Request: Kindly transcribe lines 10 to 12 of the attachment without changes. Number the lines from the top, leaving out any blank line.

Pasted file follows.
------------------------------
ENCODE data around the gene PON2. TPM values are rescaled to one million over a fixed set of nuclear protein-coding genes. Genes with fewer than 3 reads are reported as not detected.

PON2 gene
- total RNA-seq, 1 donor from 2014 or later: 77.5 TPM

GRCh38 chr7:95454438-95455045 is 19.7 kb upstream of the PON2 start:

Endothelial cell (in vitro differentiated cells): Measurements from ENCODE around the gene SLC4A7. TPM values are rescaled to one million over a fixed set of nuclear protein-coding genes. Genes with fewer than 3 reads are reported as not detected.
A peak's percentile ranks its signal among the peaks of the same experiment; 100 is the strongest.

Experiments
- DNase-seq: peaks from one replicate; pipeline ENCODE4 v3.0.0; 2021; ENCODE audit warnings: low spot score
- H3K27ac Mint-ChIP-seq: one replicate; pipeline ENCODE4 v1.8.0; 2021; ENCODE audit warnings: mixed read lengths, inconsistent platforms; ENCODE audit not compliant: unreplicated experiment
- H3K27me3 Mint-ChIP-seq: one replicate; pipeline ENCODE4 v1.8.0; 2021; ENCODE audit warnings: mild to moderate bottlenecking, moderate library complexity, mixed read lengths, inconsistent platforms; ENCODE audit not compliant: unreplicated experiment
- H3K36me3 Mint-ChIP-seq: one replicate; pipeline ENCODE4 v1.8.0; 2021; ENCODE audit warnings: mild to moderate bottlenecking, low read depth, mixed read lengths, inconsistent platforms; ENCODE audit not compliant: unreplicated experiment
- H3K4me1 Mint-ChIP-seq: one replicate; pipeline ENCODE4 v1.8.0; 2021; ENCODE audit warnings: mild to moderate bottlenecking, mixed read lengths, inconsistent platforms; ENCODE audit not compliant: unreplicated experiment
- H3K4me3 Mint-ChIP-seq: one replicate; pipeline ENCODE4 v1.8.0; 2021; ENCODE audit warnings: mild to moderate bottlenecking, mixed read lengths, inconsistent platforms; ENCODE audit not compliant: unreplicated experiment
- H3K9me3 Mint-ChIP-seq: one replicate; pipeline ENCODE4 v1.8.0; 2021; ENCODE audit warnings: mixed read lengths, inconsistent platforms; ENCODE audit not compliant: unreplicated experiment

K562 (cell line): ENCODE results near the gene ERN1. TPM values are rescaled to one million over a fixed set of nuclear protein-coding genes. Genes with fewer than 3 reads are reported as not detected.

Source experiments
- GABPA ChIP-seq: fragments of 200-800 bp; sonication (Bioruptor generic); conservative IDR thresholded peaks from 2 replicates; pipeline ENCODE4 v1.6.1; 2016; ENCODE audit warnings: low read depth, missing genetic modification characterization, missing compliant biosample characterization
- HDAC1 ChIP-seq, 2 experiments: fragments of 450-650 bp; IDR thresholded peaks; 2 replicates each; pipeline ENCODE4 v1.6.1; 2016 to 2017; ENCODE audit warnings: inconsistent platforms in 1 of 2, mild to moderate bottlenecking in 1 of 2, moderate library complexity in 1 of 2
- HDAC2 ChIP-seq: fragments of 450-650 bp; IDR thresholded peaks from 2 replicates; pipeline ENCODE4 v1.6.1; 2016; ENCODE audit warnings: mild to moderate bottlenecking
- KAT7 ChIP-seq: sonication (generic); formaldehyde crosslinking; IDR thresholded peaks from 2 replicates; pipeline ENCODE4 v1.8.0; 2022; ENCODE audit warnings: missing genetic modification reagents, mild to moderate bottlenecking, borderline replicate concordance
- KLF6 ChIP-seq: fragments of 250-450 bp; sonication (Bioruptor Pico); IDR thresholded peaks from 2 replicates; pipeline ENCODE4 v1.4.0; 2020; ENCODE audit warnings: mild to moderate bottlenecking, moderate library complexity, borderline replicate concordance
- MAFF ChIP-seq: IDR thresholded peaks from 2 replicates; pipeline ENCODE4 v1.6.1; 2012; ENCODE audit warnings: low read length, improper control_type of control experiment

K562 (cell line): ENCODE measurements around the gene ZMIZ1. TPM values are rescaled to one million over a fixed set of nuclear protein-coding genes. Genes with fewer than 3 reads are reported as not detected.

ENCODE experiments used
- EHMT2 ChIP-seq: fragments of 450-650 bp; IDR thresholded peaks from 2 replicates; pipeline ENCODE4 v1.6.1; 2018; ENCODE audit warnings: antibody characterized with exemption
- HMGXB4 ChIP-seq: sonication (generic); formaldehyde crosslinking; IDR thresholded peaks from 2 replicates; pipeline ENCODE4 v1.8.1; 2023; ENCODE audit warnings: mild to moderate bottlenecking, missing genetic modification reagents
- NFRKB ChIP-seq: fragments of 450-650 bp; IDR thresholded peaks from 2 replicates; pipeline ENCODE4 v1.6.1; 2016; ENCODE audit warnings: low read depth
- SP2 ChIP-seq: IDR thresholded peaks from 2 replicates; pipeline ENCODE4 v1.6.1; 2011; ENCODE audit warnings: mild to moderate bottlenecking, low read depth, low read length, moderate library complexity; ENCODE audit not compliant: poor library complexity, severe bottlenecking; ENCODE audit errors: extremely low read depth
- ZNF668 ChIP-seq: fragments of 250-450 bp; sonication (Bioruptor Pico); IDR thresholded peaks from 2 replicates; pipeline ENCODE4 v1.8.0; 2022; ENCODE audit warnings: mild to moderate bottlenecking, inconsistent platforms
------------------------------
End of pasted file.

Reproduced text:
- H3K27me3 Mint-ChIP-seq: one replicate; pipeline ENCODE4 v1.8.0; 2021; ENCODE audit warnings: mild to moderate bottlenecking, moderate library complexity, mixed read lengths, inconsistent platforms; ENCODE audit not compliant: unreplicated experiment
- H3K36me3 Mint-ChIP-seq: one replicate; pipeline ENCODE4 v1.8.0; 2021; ENCODE audit warnings: mild to moderate bottlenecking, low read depth, mixed read lengths, inconsistent platforms; ENCODE audit not compliant: unreplicated experiment
- H3K4me1 Mint-ChIP-seq: one replicate; pipeline ENCODE4 v1.8.0; 2021; ENCODE audit warnings: mild to moderate bottlenecking, mixed read lengths, inconsistent platforms; ENCODE audit not compliant: unreplicated experiment